Merkle proposed a digital signature scheme that was based on both one-time signatures (see Question 43) and a hash function (see Question 94) and that provides an infinite tree of one-time signatures [Mer90b].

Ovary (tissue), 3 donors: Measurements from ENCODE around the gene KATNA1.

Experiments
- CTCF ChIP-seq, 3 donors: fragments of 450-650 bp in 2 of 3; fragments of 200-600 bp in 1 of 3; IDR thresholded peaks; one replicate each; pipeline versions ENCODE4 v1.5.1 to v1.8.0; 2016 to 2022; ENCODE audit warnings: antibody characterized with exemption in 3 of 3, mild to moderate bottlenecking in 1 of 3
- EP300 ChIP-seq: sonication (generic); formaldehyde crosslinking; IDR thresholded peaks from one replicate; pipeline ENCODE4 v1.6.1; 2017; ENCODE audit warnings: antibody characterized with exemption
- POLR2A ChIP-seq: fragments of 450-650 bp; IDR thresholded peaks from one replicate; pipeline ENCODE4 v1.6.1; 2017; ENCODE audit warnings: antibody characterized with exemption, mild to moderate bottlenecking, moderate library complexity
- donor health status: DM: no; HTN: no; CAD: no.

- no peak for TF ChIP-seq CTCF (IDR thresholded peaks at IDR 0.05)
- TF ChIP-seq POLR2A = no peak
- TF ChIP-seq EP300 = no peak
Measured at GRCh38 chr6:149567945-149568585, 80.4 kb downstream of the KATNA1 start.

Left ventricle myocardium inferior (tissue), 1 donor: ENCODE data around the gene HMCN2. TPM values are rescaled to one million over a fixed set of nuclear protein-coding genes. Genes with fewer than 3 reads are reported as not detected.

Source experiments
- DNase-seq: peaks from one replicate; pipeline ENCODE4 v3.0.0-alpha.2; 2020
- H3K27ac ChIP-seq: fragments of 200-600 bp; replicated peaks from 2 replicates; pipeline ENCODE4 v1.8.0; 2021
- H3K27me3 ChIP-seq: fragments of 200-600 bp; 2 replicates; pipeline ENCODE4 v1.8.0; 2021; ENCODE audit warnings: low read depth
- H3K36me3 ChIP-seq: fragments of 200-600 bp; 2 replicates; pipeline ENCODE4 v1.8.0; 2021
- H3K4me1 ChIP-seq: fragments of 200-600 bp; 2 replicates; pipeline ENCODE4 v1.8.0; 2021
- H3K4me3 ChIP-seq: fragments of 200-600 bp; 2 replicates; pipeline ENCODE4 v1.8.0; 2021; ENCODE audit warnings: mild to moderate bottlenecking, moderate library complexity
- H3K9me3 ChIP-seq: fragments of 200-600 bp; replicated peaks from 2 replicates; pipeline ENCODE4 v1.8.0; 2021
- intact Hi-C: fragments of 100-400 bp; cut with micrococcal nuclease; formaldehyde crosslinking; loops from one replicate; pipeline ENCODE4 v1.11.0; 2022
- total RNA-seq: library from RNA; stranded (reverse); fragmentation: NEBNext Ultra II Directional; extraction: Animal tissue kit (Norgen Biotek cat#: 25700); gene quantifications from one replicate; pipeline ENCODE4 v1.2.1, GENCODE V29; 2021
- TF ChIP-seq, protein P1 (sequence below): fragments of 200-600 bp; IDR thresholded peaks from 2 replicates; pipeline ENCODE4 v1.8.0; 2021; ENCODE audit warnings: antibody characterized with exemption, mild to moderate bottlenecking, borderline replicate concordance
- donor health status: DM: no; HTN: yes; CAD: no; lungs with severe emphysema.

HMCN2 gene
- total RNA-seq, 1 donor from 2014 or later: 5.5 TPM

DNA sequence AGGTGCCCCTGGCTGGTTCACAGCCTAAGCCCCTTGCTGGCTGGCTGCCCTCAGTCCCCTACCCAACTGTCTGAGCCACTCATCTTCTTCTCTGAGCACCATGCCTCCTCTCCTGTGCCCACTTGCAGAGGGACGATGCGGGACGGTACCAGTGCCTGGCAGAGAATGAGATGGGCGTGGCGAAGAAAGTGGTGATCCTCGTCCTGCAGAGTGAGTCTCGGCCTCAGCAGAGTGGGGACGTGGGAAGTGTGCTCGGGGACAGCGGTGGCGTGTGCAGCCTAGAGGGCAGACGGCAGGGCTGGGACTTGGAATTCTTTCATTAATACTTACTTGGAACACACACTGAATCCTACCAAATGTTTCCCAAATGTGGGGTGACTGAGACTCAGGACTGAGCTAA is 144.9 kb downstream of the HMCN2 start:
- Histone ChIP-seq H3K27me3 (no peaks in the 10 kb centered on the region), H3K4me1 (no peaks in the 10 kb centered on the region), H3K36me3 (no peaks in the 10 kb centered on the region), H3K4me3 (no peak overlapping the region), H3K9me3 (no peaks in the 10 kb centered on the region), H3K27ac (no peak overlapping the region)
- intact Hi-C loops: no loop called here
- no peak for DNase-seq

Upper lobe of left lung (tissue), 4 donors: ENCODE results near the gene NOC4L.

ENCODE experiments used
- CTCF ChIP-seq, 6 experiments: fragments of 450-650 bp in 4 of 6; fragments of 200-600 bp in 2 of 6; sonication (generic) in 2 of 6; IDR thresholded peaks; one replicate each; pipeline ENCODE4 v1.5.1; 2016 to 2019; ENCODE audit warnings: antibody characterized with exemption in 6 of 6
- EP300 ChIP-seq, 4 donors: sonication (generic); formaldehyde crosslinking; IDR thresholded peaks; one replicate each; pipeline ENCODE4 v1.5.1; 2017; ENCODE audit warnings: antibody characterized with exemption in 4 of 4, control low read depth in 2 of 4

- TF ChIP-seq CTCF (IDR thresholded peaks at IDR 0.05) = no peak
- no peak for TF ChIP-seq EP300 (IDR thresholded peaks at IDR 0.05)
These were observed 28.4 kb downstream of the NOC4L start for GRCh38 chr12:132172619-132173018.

One-time signatures normally require the publishing of large amounts of data to authenticate many messages, since each signature can only be used once. Merkle's scheme solves the problem by implementing the signatures via a tree-like scheme. Each message to be signed corresponds a node in a tree, with each node consisting of the verification parameters that are used to sign a message and to authenticate the verification parameters of subsequent nodes. Although the number of messages that can be signed is limited by the size of the tree, the tree can be made arbitrarily large. Merkle's signature scheme is fairly efficient, since it requires only the application of hash functions.